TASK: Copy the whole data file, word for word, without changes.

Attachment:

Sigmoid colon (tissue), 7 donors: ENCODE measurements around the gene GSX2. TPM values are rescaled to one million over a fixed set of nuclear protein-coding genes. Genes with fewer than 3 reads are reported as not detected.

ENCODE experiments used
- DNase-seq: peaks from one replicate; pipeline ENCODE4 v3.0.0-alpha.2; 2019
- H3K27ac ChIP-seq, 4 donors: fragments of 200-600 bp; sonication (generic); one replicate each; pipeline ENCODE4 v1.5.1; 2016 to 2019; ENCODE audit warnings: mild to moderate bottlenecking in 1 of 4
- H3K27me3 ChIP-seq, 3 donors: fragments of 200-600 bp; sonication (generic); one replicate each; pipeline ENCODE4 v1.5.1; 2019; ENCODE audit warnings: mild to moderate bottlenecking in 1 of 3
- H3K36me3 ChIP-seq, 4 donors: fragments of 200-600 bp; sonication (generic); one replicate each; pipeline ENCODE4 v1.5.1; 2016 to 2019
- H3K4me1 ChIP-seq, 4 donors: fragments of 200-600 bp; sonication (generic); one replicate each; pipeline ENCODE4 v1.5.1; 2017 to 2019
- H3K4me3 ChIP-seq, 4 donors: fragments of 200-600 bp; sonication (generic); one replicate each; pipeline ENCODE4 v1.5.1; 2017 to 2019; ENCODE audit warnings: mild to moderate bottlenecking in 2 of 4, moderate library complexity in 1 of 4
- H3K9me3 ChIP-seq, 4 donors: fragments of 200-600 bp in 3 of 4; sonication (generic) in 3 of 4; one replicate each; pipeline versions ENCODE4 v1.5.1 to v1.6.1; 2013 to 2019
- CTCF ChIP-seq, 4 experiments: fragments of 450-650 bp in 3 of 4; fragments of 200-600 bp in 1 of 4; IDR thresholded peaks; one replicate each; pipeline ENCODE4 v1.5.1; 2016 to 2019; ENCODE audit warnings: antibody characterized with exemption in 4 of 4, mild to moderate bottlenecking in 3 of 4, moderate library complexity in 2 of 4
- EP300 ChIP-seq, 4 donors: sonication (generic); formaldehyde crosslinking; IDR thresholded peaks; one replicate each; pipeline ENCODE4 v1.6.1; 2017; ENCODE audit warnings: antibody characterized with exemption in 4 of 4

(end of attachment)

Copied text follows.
Sigmoid colon (tissue), 7 donors: ENCODE measurements around the gene GSX2. TPM values are rescaled to one million over a fixed set of nuclear protein-coding genes. Genes with fewer than 3 reads are reported as not detected.

ENCODE experiments used
- DNase-seq: peaks from one replicate; pipeline ENCODE4 v3.0.0-alpha.2; 2019
- H3K27ac ChIP-seq, 4 donors: fragments of 200-600 bp; sonication (generic); one replicate each; pipeline ENCODE4 v1.5.1; 2016 to 2019; ENCODE audit warnings: mild to moderate bottlenecking in 1 of 4
- H3K27me3 ChIP-seq, 3 donors: fragments of 200-600 bp; sonication (generic); one replicate each; pipeline ENCODE4 v1.5.1; 2019; ENCODE audit warnings: mild to moderate bottlenecking in 1 of 3
- H3K36me3 ChIP-seq, 4 donors: fragments of 200-600 bp; sonication (generic); one replicate each; pipeline ENCODE4 v1.5.1; 2016 to 2019
- H3K4me1 ChIP-seq, 4 donors: fragments of 200-600 bp; sonication (generic); one replicate each; pipeline ENCODE4 v1.5.1; 2017 to 2019
- H3K4me3 ChIP-seq, 4 donors: fragments of 200-600 bp; sonication (generic); one replicate each; pipeline ENCODE4 v1.5.1; 2017 to 2019; ENCODE audit warnings: mild to moderate bottlenecking in 2 of 4, moderate library complexity in 1 of 4
- H3K9me3 ChIP-seq, 4 donors: fragments of 200-600 bp in 3 of 4; sonication (generic) in 3 of 4; one replicate each; pipeline versions ENCODE4 v1.5.1 to v1.6.1; 2013 to 2019
- CTCF ChIP-seq, 4 experiments: fragments of 450-650 bp in 3 of 4; fragments of 200-600 bp in 1 of 4; IDR thresholded peaks; one replicate each; pipeline ENCODE4 v1.5.1; 2016 to 2019; ENCODE audit warnings: antibody characterized with exemption in 4 of 4, mild to moderate bottlenecking in 3 of 4, moderate library complexity in 2 of 4
- EP300 ChIP-seq, 4 donors: sonication (generic); formaldehyde crosslinking; IDR thresholded peaks; one replicate each; pipeline ENCODE4 v1.6.1; 2017; ENCODE audit warnings: antibody characterized with exemption in 4 of 4